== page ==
A common auxiliary past tense construction, found in narrative texts of all varieties is:

      The verb‛ḥ‛means “to stand up” or “arise,” so the original sense of‛ḥ‛(written with the walking legs determinative) may have been something like: “And then it arose that he….”...


      (pp. 259-261)

      The Tale of the Shipwrecked Sailoris an account of an Ancient Egyptian voyage to Punt, written around 2200 BCE, in a refined Middle Egyptian. It is the oldest known instance of a story of a castaway on a fabulous island, who returns home laden with riches. The tales of Sinbad the Sailor belong to the same tradition and share many of this story’s characteristics, as does Homer’sOdyssey, Ibn Tufayl’s Hayy ibn Yaqzān, Shakespeare’sThe Tempest, Defoe’sRobinson Crusoe, J. G. Schnabel’sInsel Felsenburg, H. G. Wells’sThe Island of Dr. Moreauand such television series asGilligan’s Island...

      (pp. 262-293)

      1 For thesḏm.jn=fconstruction, see “18.1.2.Sḏm.jn=f.”

      2wḏꜢ: either imperative (wḏꜢ jb=k“buck up your heart”) or prospectivesḏm=f(wḏꜢ jb=k“may it please you”).

      ḥꜢ.tj-‛: the seated man can be construed either as a determinative or as the first-person singular suffix pronoun—that is,ḥꜢ.tj-‛=j.

      3ẖnw: interior, home, abode, residence, country (that is, Egypt); perhaps the interior of Egypt.

      4–5 Recent commentaries suggestsšpandḥwjare imperatives; the older reading takes them assšp(.w)andḥwj(.w)respectively—that is, passiveSḏm.w=f. After these follows a circumstantial dependent clause with thenoun + stativeconstruction:...

      (pp. 294-296)

      (pp. 299-310)

      The following constructions do not occur in the tale of theShipwrecked Sailorand therefore have been reserved for study at a later date. However, they are all reasonably common and should be learned before moving on to the reading of other texts.

      In addition to thesḏm.jn=f, there are two further contingent narrative forms that are not as common, although they are not rare either. In all cases they relate things that are dependent on previous circumstances, actions, and so on. The verbal stem is generally the same in all cases—that is, the stem does not geminate, and...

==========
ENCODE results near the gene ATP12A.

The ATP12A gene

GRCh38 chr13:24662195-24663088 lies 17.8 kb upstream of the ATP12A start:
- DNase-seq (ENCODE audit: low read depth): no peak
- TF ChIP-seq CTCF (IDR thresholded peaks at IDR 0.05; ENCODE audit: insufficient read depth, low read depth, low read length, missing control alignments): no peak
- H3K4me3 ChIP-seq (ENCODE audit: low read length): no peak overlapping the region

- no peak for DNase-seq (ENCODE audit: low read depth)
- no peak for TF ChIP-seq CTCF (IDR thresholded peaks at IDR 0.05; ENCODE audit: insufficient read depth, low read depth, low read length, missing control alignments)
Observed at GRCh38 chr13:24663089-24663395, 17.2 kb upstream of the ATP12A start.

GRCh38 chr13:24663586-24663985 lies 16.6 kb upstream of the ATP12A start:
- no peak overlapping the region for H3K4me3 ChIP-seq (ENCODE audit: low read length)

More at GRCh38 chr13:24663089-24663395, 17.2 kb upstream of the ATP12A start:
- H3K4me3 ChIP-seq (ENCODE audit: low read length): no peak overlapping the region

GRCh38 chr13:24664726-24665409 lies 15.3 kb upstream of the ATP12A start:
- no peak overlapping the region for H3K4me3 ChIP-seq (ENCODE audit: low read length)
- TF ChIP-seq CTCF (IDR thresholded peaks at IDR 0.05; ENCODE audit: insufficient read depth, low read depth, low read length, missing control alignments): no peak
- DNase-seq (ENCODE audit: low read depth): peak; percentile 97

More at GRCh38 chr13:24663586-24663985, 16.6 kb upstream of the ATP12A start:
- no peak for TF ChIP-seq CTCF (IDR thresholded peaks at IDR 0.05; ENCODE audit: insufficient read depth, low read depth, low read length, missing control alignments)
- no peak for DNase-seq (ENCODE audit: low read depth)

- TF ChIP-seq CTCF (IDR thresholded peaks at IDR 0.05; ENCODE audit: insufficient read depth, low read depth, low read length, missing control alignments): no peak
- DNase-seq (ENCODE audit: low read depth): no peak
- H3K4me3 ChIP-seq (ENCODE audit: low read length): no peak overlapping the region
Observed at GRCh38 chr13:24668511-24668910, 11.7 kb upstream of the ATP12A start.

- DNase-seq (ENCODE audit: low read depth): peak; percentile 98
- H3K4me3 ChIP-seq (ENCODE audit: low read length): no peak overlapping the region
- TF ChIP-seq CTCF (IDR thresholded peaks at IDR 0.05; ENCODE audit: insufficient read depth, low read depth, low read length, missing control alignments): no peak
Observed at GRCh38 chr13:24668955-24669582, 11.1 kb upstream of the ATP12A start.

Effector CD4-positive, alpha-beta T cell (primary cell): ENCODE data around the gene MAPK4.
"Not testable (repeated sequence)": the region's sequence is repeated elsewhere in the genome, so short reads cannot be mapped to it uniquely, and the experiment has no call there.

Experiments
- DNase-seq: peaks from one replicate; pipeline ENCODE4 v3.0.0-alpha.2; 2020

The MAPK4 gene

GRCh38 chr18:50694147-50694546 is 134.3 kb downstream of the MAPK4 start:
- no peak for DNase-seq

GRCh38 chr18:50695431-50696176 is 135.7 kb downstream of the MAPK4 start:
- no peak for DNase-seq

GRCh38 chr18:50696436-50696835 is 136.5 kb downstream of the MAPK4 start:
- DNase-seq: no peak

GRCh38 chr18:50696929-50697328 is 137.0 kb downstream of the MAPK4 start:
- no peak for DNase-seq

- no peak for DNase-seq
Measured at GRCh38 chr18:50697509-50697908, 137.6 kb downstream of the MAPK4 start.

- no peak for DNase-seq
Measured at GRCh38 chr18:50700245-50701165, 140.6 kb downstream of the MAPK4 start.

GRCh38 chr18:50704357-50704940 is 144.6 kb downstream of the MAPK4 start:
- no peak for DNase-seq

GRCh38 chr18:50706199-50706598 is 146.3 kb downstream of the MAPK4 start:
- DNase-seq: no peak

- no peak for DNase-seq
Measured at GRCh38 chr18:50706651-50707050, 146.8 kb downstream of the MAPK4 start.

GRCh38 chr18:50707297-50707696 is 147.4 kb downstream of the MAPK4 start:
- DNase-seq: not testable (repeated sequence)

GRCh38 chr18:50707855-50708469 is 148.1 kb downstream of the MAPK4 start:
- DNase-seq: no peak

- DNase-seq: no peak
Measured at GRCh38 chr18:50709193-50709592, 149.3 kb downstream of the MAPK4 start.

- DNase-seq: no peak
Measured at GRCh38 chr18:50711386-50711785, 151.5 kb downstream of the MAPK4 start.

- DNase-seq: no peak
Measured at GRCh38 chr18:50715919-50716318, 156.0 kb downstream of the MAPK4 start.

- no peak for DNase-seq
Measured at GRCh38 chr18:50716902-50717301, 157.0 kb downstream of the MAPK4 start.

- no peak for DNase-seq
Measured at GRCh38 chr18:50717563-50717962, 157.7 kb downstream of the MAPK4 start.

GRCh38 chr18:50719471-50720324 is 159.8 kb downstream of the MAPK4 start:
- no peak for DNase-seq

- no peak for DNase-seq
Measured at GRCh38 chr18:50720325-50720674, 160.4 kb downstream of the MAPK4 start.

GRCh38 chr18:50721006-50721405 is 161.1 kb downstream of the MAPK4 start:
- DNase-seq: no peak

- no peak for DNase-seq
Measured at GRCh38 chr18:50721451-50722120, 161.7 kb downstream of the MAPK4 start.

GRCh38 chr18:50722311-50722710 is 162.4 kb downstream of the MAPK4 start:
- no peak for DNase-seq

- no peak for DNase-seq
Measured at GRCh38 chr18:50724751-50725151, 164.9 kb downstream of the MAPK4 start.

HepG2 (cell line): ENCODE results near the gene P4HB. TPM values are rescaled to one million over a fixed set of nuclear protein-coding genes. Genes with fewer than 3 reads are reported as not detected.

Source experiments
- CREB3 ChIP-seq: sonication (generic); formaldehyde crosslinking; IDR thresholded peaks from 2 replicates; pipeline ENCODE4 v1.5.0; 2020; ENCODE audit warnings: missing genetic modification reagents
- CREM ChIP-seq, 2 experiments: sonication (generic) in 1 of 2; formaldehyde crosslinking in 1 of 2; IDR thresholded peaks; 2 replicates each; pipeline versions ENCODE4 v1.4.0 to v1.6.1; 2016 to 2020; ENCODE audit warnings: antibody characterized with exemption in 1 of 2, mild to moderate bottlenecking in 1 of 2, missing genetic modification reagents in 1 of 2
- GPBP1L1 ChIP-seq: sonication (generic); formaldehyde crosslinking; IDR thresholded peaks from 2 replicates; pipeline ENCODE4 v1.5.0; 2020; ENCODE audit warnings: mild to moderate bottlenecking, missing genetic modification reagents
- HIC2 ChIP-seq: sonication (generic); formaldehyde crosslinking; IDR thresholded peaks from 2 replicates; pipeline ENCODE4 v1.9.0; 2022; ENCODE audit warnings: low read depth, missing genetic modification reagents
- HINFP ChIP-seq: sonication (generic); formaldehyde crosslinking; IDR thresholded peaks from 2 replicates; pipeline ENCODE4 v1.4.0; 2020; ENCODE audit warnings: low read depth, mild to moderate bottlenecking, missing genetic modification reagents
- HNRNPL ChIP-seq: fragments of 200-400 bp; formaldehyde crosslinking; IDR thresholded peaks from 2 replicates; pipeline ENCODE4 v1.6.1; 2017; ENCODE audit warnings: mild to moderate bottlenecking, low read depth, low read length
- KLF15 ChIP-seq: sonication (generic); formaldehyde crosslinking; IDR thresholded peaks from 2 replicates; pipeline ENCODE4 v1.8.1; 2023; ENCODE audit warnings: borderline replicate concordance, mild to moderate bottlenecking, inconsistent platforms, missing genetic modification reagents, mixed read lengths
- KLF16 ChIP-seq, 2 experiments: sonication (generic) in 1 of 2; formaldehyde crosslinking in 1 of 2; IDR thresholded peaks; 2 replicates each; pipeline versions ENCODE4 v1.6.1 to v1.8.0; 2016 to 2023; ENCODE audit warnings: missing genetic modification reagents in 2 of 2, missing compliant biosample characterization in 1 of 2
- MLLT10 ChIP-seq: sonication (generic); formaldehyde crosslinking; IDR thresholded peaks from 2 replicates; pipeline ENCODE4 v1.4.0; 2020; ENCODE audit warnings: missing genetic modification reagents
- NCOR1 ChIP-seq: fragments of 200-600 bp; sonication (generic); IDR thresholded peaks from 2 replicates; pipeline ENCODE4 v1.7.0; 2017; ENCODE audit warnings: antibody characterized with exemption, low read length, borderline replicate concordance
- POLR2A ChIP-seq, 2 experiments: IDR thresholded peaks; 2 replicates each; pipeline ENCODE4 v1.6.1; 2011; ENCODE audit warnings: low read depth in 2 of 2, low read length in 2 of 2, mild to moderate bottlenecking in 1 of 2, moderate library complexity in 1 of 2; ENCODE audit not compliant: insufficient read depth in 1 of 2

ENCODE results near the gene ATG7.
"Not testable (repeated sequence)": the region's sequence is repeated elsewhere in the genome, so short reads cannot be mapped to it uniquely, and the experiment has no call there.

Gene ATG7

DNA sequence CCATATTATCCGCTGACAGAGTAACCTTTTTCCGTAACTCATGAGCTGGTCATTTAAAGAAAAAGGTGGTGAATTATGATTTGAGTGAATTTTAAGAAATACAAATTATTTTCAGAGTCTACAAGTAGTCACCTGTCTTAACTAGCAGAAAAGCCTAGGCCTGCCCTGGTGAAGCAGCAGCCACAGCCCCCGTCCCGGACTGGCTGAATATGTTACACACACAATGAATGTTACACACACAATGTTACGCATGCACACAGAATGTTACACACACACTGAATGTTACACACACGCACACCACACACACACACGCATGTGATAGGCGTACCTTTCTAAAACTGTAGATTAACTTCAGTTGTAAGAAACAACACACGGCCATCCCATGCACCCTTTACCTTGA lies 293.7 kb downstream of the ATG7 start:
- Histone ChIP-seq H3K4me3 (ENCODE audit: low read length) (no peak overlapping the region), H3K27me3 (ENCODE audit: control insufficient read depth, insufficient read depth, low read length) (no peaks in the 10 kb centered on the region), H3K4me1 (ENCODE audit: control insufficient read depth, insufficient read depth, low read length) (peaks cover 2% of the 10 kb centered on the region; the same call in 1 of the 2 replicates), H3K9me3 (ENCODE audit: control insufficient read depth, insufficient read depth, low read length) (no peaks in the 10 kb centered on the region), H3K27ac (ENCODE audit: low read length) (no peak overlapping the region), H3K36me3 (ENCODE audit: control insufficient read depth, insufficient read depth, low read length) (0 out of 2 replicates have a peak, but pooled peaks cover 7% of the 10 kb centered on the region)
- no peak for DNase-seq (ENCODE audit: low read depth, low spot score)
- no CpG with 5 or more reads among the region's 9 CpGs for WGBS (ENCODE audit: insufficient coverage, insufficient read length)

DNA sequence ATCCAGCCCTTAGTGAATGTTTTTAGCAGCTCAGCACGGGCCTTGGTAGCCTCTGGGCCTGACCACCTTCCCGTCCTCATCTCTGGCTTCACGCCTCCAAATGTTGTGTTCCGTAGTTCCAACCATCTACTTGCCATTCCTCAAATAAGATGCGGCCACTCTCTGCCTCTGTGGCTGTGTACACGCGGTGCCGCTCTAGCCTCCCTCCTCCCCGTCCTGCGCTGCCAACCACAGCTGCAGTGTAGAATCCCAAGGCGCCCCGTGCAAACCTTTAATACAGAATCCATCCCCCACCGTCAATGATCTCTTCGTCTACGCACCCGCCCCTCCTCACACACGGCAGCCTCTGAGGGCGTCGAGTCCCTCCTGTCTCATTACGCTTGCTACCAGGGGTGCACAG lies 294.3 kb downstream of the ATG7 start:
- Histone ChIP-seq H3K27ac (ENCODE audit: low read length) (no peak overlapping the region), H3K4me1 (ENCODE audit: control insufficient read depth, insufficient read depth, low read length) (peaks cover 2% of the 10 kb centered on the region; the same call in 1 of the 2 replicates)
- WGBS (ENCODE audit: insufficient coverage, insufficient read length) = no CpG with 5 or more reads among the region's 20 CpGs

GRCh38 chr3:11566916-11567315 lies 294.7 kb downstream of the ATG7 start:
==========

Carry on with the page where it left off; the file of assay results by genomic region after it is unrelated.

(pp. 311-312)
      (pp. 313-313)
      (pp. 314-315)

      jmjtwbetween, in the midst of

      jnby (agent)

      wpw-ḥrseparated from, except, but

      min, on, with, from, as, consisting of, by [before a suffix:

      m-‛together with, in the possession of, in the charge of, from, through

      mjlike, according to, as well as

      m-bꜢḥin the presence of


      m-hꜢwin the neighborhood of, at the time of

      m-ḥꜢ.tin front of, at the prospect of

      m-ḥꜢwin excess of

      m-ḥꜢw-ḥrin addition to, over and above, except

      m-hrj-jbin the midst of

      m-ḫmtin the absence of, without

      m-ẖtafter, accompanying, accompanying

      m-ẖnwwithin, in,...

      (pp. 316-317)
      (pp. 318-346)

      Ꜣ Egyptian vulture (n.)

      Ꜣ.tminute, instant (n.)

      variantꜢjtto whiten, or blanch (v. 3-lit.)

      Ꜣwlong [of space] (adj.); length [of space] (n.)

      Ꜣbwivory (n.)

      Ꜣb.tfamily, clan (n.)

      Ꜣbdmonth (n.)

      ꜢbḏwAbydos (n. loc.)

      Ꜣpdduck, bird (n.)

      Ꜣmto burn, burn up (v. 2-lit.: trans. and intrans.)

      Ꜣḥ.tfield, arable land (n.)

      Ꜣḫglorious, splendid; beneficial, useful profitable (adj.)

      Ꜣḫtransfigured spirit (n.)

      Ꜣḫ.tinundation [summer] (n.)

      Ꜣḫ.tthe horizon; the tomb of a king, palace (n.)

      Ꜣs.tIsis (proper n.)

      Ꜣtpto load (v. 3-lit.)

      Ꜣtpwload, cargo (n.)

      =jsuffix pronoun (first-person...

    • R-7. SIGN LISTS
      (pp. 347-387)
  10. INDEX
    (pp. 388-400)